As the 2014 season is one week away, expectations are high in the Sooner Nation.
Not just because of the after-swell of the Sugar Bowl victory over Alabama. Although that feeling has not worn off...yet.
No, there is something else in the air.
A confidence from the no-nonsense head coach that is unusually giddy for this time of the year.
A defensive coordinator who is spewing superlatives about his freshman players like never heard before in these parts.
Even with all of the off-the-field suspense involving suspensions, indictments and eligibility concerns, the Oklahoma coaches are downright besides themselves overflowing with confidence.
So what's the fuss?
Aren't all coaches optimistic in the pre-season?
Yes, but expectations are annually so high in Norman that the coaches intentionally downplay expectations until the season starts.
Former Dallas Cowboys head coach Bill Parcells used to say "you are what you are!" Namely, your record speaks for itself.
So before the season starts and everyone is undefeated, why are the Sooners coaches so optimistic?
Namely, nine defensive starters return along with seven offensive starters. That's 16 starters from last years Big 12 runner ups and the Sugar Bowl champions.
Ok. Not bad. But don't a lot of schools return double digit starters?
Yes, but the depth of talent on this team behind the starters is incredible and they're young to boot.
Only 6 upper classmen return in the offensive skill positions--and two are tight ends and blocking backs. The entire offensive line that contributed over 100 game starts returns save Gabe Ikard and Bronson Irwin.
The Sugar Bowl MVP quarterback returns off of his all-time best game behind him.
A defense so deep Sugar Bowl hero Geneo Grissom is being moved to linebacker and nickel back Julian Wilson is being moved to corner. Defensive stars on the line, linebacker group and safeties aplenty.
The Big 12's #1 defense returns everyone except for safety Gabe Lynn and corner Aaron Colvin. Plus, newcomers Stephen Parker at safety, Jordan Thomas at corner and sophomore sensations Hatari Byrd and Ahmad Thomas will all push for starting time giving Mike Stoops a depth in the secondary he has never seen at Oklahoma.
So yes. This team has potential to be the best.
But what exactly does that mean?
At the University of Oklahoma that means defense.
The Top 5 Best Defenses
So let's take a look at the all-time best defenses in the history of Oklahoma football and see what the best means and where this group stacks up:
Bud Wilkinson's second and third national championship teams were a combined 21-0 in two seasons.
The 1955 squad outscored opponents 380-60 including five shutouts.
The 1956 team outscored opponents 466-51 including six shutouts.
These two teams are two of the best ever to play at Oklahoma and deserve top accolades. They kept the 47-game winning streak alive. The nation's best ever. They deserve the top notch.
Wide receiver Tommy McDonald still gets most of the buzz even all of these years later. But he also played defense along with one of the greatest Sooners ever: Jerry Tubbs.
These two teams epitomized Bud Wilkinson's team concept and the record reflects it.
Hard to separate the 1974 and 1975 back-to-back national championship teams but I'll take the '74 bunch over the 75' group.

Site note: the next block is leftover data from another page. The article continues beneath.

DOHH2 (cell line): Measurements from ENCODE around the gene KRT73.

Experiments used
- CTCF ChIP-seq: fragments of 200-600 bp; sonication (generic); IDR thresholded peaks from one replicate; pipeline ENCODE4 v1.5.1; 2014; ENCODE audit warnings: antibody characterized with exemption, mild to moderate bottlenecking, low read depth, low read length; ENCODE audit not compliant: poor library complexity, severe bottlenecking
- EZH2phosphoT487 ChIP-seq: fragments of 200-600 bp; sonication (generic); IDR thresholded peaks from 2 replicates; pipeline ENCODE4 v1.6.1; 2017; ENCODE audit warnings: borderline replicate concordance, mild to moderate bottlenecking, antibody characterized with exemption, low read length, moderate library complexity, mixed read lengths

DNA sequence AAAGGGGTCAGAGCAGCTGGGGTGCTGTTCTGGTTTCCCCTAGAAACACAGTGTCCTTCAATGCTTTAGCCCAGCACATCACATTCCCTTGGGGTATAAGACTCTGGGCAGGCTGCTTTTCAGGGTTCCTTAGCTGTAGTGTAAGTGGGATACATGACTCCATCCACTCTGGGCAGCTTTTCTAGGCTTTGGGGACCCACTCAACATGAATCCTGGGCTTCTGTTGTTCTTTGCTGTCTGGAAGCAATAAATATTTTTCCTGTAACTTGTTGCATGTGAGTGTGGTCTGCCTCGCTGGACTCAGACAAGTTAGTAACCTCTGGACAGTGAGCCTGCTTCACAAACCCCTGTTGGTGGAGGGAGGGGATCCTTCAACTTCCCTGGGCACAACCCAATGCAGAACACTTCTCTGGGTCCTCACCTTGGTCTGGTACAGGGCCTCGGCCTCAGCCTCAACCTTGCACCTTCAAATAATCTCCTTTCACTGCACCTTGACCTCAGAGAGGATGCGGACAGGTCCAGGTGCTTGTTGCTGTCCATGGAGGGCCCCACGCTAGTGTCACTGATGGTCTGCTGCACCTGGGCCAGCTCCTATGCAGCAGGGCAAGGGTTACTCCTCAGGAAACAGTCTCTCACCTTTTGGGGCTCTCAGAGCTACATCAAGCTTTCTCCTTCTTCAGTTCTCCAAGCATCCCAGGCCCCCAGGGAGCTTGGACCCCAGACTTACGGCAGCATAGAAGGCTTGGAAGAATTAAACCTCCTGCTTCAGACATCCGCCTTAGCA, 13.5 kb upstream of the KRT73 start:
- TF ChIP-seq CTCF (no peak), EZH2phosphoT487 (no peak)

Simply because of perfection: 11-0.
And three shutouts.
No game was close except a 16-13 win in Dallas over Texas.
Selmon brothers, Jimbo Elrod, Randy Hughes and 3-time All American Rod Shoate.
Part of the 73' group, Barry Switzer's first, that went 32-1-1 his first three seasons.
Take no prisoners.
The 85' group won the national championship with a single loss versus Miami but the 86' bunch was better.
Five shutouts along the way to an 11-1 season. A three-year lowest point total allowed with 81. The 85' and 87' teams gave up 103 and 102 points, respectively.
A lone loss in the Orange Bowl to Miami in September cost them the national championship.
Only Nebraska at 20-17 in Lincoln was close.
An overmatched Arkansas squad was beaten 41-8 in the Orange Bowl.
Brian Bosworth, Steve Bryan, Darrell Reed, Troy Johnson, Dante Jones, Sonny Brown and Rickey Dixon were the defensive stars.
This group was actually an extension of the 85', 86' and '87 bunch. A group that went 33-3.
11-0 regular season with two shutouts.
Only Missouri and Nebraska played it close.
A 20-14 defeat to a Miami team that beat them three years in a row to represent their only three losses cost them a seventh national championship.
A total of six defensive starters were drafted by the NFL including round one pick Rickey Dixon.
So you don't have to go undefeated or win a national championship to be considered among the top five Sooner defenses.
However, it helps. But doesn't necessarily mean greatness.
These five teams assembled a gaudy 54-2 record in those five seasons, won five Big 7 & 8 Championships along the way and won three national championships. A total of 23 All-Americans, 25 NFL Draftees, 7 national award winners and a nation's all-time best 47-game win streak.
A hallmark of each was a swarming, hit-you-in-the-mouth attitude. Superb team play, well-coached and well-positioned. Nothing flashy in any of them. Just good ole' hard-nosed, line up and hit you defense.
It helps when you have a once-in-a-lifetime talent anchoring the group: a Jerry Tubbs, Lee Roy Selmon or Rod Shoate. However, for every one of those guys, a Dante Jones, Paul Migliazzo, Brian Bosworth and Sonny Brown emerges.
Oklahoma has produced 14 undefeated seasons in its' 119 seasons of playing football. Four of those teams also won national championships.
I think 2014 has a very good chance of producing undefeated season #15 and national championship #8 primarily based upon the defensive outlook and potential.
At the end of the day, will they be ranked up there with these five? Check back on January 12.